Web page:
Their mom nodded approvingly at the lobby as they passed through the glass double doors and were assaulted by a blast of frigid air. Parquet flooring inside the door gave way to plush, ocean-blue carpet further in, where there was a sitting area and several large TVs, most of them currently playing some kind of sports channel. The check-in desk was set back into a little alcove, its surfaces marble-speckled silver and black. The ceiling was three stories up, sunlight streaming in through the front windows that ran all the way back down. The center of the lobby sported an oasis of palm trees surrounding a waterfall fountain that bubbled over smooth dark stones. A Starbucks and a convenience store opposite the check-in desk completed the space.

“Don’t go in there,” Hope’s mom said, catching Hope looking at the Starbucks. “Overpriced garbage.”

“I was just looking,” said Hope, but her mom turned back toward the check-in desk.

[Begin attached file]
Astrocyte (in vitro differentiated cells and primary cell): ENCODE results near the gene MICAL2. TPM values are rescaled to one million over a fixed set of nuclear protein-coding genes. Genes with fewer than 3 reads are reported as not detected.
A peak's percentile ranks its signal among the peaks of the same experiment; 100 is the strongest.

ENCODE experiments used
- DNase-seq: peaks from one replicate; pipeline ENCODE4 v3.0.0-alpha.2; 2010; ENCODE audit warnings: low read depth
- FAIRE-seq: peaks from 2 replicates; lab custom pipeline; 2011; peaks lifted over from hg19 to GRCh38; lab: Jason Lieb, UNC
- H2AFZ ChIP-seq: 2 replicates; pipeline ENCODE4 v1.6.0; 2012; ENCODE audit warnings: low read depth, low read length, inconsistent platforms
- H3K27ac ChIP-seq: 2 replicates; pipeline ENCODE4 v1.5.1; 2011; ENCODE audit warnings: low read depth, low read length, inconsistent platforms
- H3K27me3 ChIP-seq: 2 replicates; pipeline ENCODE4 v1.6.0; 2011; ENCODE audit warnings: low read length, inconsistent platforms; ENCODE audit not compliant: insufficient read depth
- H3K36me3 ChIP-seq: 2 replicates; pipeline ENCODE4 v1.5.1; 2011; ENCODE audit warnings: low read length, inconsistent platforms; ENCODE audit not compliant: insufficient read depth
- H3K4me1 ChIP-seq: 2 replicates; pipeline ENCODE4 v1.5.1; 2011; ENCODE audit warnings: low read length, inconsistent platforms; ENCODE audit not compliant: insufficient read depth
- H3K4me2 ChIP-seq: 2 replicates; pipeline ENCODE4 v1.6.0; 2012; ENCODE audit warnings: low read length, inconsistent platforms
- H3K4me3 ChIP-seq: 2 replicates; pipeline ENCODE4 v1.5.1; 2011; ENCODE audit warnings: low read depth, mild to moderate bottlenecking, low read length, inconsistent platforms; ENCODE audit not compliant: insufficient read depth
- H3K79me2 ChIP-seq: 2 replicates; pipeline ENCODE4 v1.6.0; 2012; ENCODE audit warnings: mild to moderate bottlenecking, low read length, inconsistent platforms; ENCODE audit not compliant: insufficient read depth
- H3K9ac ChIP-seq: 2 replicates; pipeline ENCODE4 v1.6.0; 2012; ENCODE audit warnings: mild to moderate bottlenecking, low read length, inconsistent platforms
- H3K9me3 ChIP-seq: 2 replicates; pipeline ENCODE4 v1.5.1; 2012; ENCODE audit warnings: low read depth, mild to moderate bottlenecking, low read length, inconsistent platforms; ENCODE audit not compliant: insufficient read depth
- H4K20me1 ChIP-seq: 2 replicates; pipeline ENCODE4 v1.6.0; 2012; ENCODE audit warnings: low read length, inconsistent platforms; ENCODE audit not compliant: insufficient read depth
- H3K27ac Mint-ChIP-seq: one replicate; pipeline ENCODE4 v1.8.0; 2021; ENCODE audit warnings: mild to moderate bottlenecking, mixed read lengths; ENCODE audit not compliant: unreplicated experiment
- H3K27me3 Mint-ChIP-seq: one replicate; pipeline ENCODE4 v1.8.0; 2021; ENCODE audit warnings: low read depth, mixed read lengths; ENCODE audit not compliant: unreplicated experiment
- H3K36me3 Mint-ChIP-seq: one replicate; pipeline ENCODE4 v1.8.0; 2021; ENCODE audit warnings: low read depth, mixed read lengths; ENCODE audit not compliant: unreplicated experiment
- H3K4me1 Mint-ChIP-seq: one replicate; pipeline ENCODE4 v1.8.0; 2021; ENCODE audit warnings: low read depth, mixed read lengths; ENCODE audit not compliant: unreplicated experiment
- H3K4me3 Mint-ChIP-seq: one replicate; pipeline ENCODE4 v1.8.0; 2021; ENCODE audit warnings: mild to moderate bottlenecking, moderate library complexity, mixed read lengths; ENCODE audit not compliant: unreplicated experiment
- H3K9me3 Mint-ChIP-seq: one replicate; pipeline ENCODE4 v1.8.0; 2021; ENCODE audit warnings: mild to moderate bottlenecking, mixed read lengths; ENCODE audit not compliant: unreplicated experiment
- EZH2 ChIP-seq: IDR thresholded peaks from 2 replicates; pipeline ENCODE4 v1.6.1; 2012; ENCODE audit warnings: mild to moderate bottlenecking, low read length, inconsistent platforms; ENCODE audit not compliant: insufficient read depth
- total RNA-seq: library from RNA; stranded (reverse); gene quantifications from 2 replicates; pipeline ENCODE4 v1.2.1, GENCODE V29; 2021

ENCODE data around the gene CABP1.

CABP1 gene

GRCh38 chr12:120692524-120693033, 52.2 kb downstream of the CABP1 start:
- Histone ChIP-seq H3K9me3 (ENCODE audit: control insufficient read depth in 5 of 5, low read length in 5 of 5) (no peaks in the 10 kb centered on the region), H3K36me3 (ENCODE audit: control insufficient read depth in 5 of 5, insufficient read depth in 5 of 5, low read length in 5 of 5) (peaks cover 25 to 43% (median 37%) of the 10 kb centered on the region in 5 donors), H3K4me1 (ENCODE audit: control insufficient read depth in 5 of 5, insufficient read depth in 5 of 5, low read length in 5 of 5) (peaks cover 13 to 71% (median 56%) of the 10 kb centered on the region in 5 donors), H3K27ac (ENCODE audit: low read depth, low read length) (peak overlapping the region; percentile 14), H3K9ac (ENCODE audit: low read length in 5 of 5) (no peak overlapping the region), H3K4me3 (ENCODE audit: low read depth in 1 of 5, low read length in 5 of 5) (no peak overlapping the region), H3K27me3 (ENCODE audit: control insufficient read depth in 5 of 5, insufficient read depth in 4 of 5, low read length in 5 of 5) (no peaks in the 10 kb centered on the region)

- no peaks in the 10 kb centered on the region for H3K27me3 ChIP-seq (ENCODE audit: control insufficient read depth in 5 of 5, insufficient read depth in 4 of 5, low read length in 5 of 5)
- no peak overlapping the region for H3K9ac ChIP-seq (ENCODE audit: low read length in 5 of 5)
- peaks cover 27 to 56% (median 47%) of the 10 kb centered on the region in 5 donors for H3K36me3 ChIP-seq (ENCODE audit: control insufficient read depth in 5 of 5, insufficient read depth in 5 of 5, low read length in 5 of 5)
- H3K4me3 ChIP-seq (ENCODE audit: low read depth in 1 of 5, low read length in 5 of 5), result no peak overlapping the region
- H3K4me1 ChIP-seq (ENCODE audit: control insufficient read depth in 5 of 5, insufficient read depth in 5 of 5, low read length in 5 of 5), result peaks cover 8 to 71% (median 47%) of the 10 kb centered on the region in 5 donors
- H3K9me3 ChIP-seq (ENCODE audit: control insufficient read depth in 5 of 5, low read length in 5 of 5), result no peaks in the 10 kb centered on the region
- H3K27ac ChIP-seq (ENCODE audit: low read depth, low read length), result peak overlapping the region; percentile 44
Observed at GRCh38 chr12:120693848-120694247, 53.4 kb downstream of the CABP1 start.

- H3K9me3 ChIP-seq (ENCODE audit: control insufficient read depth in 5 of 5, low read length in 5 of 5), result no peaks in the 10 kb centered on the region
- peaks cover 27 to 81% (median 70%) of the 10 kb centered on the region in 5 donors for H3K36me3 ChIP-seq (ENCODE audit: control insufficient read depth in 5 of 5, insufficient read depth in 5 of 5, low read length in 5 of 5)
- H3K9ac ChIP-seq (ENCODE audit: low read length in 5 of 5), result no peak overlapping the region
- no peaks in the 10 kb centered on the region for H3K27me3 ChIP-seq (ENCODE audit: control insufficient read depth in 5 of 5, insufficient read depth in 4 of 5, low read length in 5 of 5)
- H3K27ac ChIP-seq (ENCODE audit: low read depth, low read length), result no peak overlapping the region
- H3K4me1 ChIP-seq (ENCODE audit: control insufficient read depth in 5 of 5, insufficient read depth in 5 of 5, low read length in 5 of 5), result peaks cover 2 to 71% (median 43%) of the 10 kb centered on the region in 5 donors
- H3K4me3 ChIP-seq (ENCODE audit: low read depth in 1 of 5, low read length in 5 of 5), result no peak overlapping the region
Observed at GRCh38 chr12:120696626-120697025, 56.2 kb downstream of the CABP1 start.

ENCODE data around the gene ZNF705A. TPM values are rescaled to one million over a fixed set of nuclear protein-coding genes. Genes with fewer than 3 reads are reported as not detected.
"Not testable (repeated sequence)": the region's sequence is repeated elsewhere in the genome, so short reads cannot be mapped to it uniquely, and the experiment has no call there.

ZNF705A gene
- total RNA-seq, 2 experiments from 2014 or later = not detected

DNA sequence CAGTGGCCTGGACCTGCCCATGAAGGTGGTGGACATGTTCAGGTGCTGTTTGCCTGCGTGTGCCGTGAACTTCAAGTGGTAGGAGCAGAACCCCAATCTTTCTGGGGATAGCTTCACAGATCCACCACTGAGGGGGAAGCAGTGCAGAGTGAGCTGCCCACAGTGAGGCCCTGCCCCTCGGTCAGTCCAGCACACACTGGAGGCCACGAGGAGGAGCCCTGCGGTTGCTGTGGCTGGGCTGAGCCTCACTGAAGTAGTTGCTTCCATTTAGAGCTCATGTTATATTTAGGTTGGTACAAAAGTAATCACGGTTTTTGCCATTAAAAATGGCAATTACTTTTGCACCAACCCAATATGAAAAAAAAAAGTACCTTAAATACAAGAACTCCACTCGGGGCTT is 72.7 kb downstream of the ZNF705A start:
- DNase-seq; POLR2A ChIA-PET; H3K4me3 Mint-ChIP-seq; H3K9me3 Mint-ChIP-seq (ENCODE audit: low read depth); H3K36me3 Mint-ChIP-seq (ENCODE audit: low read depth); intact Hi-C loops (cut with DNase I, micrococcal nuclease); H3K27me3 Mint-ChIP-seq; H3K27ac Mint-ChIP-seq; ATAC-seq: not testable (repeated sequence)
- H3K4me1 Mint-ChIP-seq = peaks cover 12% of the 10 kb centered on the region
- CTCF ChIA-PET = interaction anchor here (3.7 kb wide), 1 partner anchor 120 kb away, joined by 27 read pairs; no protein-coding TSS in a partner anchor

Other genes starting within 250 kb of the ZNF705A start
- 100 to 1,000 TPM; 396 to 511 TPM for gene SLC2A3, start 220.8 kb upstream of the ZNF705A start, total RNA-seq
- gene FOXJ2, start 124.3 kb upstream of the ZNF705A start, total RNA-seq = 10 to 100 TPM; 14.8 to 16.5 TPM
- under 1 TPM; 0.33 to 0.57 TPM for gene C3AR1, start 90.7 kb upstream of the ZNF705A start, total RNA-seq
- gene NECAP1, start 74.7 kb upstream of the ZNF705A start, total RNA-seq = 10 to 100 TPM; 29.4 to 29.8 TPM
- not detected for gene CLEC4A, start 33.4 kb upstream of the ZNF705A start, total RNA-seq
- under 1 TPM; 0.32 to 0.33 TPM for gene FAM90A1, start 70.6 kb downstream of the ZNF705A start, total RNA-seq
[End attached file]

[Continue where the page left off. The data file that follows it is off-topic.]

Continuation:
Hope took a few steps toward the Starbucks. She didn’t even like coffee, but the thought of such a small thing making her mom crazy was irresistible. She stopped to take a closer look at the waterfall, and as she did she was nearly knocked over by a woman striding from behind one of the potted palms, her steps short and irritated, her hands planted on her hips, and her face twisted into a sour expression. She gave no indication that she even noticed Hope.

Someone having even less fun than me, Hope thought. The woman was way overdressed for a holiday resort, sporting a short dark blazer over a white button-up shirt, and black slacks with low-heeled leather pumps. But as the woman stopped and raised one arm to scratch the back of her head, Hope saw something that made her breath hitch. There, clearly visible on the woman’s hip as her blazer rode up, was a gun holster.